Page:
The analytics and metrics don’t favor the Chiefs defense either. Football Outsiders has the Chiefs defense against the run as: last in adjusted line yards, and second level yards, second worst in stuffed rate, and third worst in open field yards. They’re also 21st in the league in stopping power runs.
Football Outsiders details where the potential cause of the Kansas City Chiefs defense struggling so far this season could come from, and it’s largely due to runs they allow up the middle and to the right side of the offensive line. The Chiefs EDGE defense on both sides is right around average, and they’re top ten against the left tackle (where Frank Clark comes into play). However, they’re 32nd in runs behind the center, guards, and right tackle. If the Lions are able to exploit this by running behind essentially anyone except Taylor Decker, it could be a big day for the Lions on the ground.
Kansas City Defense Part 2- Pass Defense
While the Kansas City Chiefs defense changed a lot over the off-season, another area of their team that hasn’t improved a lot just yet is their pass rush. Frank Clark received a lot of buzz this off-season after the Chiefs made the move to acquire him from the Seattle Seahawks. The addition so far hasn’t been a game changer for them yet from a pass rush standpoint however, as the Chiefs defense averages a sack on 6.1% of drop backs per Football Outsiders, which is 20th in the NFL.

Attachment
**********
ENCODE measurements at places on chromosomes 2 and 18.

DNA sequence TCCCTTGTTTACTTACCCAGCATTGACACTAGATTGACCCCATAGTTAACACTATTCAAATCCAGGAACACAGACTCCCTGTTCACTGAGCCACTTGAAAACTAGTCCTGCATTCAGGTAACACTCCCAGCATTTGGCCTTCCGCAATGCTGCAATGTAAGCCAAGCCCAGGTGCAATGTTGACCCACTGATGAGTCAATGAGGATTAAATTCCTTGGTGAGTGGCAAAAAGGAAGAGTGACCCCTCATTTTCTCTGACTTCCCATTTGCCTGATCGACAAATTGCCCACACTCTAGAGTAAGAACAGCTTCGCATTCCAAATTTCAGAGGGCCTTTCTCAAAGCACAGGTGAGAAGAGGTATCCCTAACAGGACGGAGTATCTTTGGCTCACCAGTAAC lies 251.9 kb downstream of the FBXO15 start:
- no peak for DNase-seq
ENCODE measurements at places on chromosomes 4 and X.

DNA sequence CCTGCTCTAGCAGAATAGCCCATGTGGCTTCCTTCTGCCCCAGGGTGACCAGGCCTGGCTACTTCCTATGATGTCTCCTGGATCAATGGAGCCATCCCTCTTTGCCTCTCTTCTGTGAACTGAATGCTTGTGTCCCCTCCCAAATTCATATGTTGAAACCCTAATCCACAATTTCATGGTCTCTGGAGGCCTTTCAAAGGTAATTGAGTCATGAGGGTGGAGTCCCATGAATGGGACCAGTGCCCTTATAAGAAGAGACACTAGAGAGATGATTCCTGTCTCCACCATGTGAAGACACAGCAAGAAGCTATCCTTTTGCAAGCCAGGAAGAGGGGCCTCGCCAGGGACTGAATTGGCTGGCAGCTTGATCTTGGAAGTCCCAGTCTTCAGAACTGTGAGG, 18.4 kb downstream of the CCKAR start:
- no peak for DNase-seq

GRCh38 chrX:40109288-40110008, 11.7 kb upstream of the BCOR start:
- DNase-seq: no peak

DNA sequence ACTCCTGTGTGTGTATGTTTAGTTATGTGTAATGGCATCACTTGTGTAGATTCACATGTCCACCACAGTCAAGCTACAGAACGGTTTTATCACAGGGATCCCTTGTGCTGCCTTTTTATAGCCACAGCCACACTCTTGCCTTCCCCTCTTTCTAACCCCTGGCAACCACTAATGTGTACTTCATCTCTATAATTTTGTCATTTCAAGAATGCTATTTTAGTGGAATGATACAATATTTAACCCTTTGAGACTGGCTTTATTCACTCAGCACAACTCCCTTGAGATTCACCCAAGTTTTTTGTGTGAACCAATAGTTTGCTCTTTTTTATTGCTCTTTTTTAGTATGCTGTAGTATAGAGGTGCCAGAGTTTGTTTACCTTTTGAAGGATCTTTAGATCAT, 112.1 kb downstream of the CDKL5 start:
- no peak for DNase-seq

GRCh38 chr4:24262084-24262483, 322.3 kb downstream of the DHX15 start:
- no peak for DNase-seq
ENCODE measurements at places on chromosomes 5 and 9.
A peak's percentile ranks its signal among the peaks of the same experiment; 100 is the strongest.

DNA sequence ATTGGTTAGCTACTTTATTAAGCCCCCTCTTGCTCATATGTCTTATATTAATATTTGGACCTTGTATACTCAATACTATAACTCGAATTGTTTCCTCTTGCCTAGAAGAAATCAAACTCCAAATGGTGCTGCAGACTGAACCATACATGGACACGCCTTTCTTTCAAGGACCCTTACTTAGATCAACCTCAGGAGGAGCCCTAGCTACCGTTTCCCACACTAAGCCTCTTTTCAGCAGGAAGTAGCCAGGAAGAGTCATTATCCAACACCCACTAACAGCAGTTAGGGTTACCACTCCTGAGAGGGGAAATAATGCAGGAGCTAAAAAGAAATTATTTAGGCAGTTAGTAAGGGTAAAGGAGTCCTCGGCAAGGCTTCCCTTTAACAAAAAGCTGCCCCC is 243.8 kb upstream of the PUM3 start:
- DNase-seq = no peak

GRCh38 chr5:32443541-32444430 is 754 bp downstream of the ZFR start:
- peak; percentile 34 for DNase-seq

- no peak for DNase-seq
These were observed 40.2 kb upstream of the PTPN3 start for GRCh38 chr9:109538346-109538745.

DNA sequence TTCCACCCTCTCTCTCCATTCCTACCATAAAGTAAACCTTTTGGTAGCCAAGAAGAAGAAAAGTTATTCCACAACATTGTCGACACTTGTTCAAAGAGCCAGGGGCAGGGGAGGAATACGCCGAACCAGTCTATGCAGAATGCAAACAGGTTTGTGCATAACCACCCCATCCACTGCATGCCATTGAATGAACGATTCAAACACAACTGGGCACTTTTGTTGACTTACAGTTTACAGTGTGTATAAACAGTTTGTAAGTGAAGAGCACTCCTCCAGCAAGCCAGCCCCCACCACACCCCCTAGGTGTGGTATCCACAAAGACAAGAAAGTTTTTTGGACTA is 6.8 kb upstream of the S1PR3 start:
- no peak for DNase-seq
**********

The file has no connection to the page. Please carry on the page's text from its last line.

This average pass rush could be why the Chiefs are pretty average in coverage as well. The Chiefs are between 10 and 20 in almost every pass defense category, which is how they’re able to help get the ball back in Patrick Mahomes’ hands. Their secondary is led by Tyrann Mathieu who’s a solid safety on the back end and Bashaud Breeland at the corner position.
The Chiefs are also still learning their new defense under long time New York Giants defensive coordinator Steve Spagnuolo. They have had a bit of trouble adjusting to this new scheme on film as well. There were multiple occasions over the Raiders and Jaguars games where Gardner Minshew and Derek Carr either missed open receivers, elected to play conservative and hit a check down, or threw an inaccurate pass to a receiver who easily could’ve made the catch.